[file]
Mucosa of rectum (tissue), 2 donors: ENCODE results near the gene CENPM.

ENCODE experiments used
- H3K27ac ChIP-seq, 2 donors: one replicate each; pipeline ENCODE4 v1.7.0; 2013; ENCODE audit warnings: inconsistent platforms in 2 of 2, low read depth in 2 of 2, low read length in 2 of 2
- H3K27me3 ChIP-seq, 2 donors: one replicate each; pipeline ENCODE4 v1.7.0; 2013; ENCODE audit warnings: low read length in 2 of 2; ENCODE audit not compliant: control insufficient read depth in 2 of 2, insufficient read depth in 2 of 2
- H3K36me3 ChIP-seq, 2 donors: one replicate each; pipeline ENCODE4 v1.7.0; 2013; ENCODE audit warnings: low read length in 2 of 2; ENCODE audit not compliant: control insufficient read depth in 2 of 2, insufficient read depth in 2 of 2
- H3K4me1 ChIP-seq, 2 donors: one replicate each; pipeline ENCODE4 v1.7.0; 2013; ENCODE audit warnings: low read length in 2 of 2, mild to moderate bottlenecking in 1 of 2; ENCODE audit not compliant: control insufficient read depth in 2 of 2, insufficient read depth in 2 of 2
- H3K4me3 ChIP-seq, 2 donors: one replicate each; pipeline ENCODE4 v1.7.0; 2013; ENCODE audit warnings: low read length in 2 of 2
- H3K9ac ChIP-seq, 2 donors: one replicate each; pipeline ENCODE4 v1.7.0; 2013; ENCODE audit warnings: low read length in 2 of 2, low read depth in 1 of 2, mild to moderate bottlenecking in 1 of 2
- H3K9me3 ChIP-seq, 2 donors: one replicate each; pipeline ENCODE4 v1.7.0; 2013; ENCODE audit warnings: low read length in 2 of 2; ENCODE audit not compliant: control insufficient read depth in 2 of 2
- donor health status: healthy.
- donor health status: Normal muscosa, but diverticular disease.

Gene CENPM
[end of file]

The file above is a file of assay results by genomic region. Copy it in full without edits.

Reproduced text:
Mucosa of rectum (tissue), 2 donors: ENCODE results near the gene CENPM.

ENCODE experiments used
- H3K27ac ChIP-seq, 2 donors: one replicate each; pipeline ENCODE4 v1.7.0; 2013; ENCODE audit warnings: inconsistent platforms in 2 of 2, low read depth in 2 of 2, low read length in 2 of 2
- H3K27me3 ChIP-seq, 2 donors: one replicate each; pipeline ENCODE4 v1.7.0; 2013; ENCODE audit warnings: low read length in 2 of 2; ENCODE audit not compliant: control insufficient read depth in 2 of 2, insufficient read depth in 2 of 2
- H3K36me3 ChIP-seq, 2 donors: one replicate each; pipeline ENCODE4 v1.7.0; 2013; ENCODE audit warnings: low read length in 2 of 2; ENCODE audit not compliant: control insufficient read depth in 2 of 2, insufficient read depth in 2 of 2
- H3K4me1 ChIP-seq, 2 donors: one replicate each; pipeline ENCODE4 v1.7.0; 2013; ENCODE audit warnings: low read length in 2 of 2, mild to moderate bottlenecking in 1 of 2; ENCODE audit not compliant: control insufficient read depth in 2 of 2, insufficient read depth in 2 of 2
- H3K4me3 ChIP-seq, 2 donors: one replicate each; pipeline ENCODE4 v1.7.0; 2013; ENCODE audit warnings: low read length in 2 of 2
- H3K9ac ChIP-seq, 2 donors: one replicate each; pipeline ENCODE4 v1.7.0; 2013; ENCODE audit warnings: low read length in 2 of 2, low read depth in 1 of 2, mild to moderate bottlenecking in 1 of 2
- H3K9me3 ChIP-seq, 2 donors: one replicate each; pipeline ENCODE4 v1.7.0; 2013; ENCODE audit warnings: low read length in 2 of 2; ENCODE audit not compliant: control insufficient read depth in 2 of 2
- donor health status: healthy.
- donor health status: Normal muscosa, but diverticular disease.

Gene CENPM